Both magazines used crime rate, school performance and proximity to services as leading indicators for their rankings. MONEY seems to have placed more emphasis on the superficial like “air quality” and leisurely activities, whereas NJ Monthly used more tangible criteria such as population growth, home values, property taxes, land development and unemployment rates to determine its ranking, which I believe leads to a more honest assessment of Middletown. It’s no wonder then, that there was no press release in February praising NJ Monthly for its brutally honest appraisal of Middletown’s standing.

Like good politicians do, Scharfenberger wasted little time attempting to take credit for the news from MONEY Magazine even though he had little to with its findings, unless of course if you consider Middletown’s decline in the survey.

Since Scharfenberger has been in office, Middletown’s ranking in MONEY Magazine “Top 100 Best Places To Live” went from #50 to #86 to #89 — a 39 point decline. During his first term we saw a 36-point decline.

It seems that Mayor Scharfenberger and the Republican majority are eroding the quality of life in Middletown. If he and his friends were doing a good job we should have been ranked #31 by now. The Township is trending out of the Top 100.

Seeing that the quality of the school system was a leading indicator in the survey and that the mayor’s much publicized battle with the teacher’s union and the Middletown Board of Education over the school budget this past May, may have had an effect on the Township’s place on the list, let me put it another way. Scharfenberger’s municipal ‘Best Places’ report card shows a grade point average declining over three marking periods with 11 other cities having a lower GPA and 88 with a higher GPA. He has essentially moved Middletown to the bottom half of the last quarter, of the best places to live.

Since Gerry Scharfenberger and his Republican majority have been in office, our municipal taxes are up over 25% and moving upwards, to over 30% if the currently proposed budget is adopted on July 19th.

Here’s a question that should be asked of the people at MONEY Magazine: What does it cost in individual tax dollars to be ranked 89; do the better ranked cities get more bang for the taxpayer buck than lesser ranked cities? It seems that the Middletown residents as a whole were paying less in taxes when we were ranked at 50 than we do now; what happened?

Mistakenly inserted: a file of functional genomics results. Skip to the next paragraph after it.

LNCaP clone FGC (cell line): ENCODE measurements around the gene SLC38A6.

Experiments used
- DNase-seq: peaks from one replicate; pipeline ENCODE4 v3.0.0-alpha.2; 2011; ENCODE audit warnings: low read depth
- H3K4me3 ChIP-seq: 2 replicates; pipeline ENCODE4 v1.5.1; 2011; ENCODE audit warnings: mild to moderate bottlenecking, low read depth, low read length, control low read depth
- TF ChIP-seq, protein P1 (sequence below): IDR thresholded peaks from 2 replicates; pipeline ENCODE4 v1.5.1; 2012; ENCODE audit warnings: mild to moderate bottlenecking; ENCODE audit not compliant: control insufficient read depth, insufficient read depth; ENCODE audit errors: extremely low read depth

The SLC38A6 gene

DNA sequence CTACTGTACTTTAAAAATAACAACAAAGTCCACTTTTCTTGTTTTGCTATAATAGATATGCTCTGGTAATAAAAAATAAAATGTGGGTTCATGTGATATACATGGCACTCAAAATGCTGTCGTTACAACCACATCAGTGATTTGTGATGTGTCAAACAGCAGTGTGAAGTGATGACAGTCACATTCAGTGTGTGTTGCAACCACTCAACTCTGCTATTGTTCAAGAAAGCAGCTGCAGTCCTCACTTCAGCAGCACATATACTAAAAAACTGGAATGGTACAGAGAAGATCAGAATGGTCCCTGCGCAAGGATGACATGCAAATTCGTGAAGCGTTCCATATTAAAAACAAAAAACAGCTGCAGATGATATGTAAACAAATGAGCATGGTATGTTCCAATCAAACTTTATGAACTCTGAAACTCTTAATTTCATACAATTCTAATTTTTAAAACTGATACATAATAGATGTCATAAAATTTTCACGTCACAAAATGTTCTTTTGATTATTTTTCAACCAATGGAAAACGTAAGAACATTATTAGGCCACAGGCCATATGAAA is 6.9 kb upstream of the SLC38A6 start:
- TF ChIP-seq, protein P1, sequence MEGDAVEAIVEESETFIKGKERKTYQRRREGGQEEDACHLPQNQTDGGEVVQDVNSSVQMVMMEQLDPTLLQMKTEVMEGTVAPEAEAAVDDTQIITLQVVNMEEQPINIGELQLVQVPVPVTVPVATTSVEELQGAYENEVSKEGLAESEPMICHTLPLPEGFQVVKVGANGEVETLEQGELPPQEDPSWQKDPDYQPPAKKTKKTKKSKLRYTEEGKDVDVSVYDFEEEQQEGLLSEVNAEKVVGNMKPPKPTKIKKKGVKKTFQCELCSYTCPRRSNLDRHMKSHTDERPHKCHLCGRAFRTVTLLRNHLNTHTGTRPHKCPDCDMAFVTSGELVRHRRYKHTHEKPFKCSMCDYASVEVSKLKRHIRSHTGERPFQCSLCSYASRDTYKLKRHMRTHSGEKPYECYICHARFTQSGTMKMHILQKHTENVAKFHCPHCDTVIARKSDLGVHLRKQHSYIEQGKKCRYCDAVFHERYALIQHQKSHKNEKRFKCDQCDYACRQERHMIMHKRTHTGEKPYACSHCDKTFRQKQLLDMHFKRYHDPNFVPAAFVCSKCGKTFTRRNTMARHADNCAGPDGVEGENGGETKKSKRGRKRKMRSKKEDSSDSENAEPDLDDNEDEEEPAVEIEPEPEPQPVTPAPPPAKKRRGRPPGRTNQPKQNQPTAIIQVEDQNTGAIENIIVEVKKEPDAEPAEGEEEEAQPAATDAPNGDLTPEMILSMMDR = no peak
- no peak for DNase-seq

Whatever happened to the dedicated and disciplined pursuit of excellence? I guess it wasn’t part of the survey.


Filed under Gerry Scharfenberger, GPA, Middletown, Middletown Board of Education, Money Magazine, NJ Monthly Magazine, Taxes, top 100 places to live

Here’s An FYI On That Call For Change On The Middletown Board Of Ed.

Below is the text of another email that is circulating around that was written by Middletown resident Kathy Noah. This email is a direct counter to the anonymous letter posted by someone calling themselves ” Jersey Strong” that was making the email circuit tour and was posted on another out of town, local blog that has been known for its right-wing views:

Yikes! People like this scare me!

I did a little checking into this group/person. The word around town is that the 3 guys running are fairly well tied to some of the people on the Middletown Town Council. I don’t have a big problem with that, except I hear that the Town Council is looking to have more say over the Board of Ed. I don’t think people should be voting in less qualified people just so it will make life easier for the Town Council. I think we should be voting on the best qualified person for the job. I guess using the word “job” is not right considering it is not a paid position.

This person/group who wrote this seems to think that the Middletown Board of Ed should be breaking the union. This is a very big fight, and it would need to be addressed at the state level. When the contract with the teachers was negotiated it was considered to be fair and comparable with other local teacher’s union contract. The BOE did request that the teachers consider taking a pay freeze, the the local union leadership did not allow the teachers to take that vote. The union does have the right to work out their contract as written. I do think you will see some changes in the upcoming contract negotiations.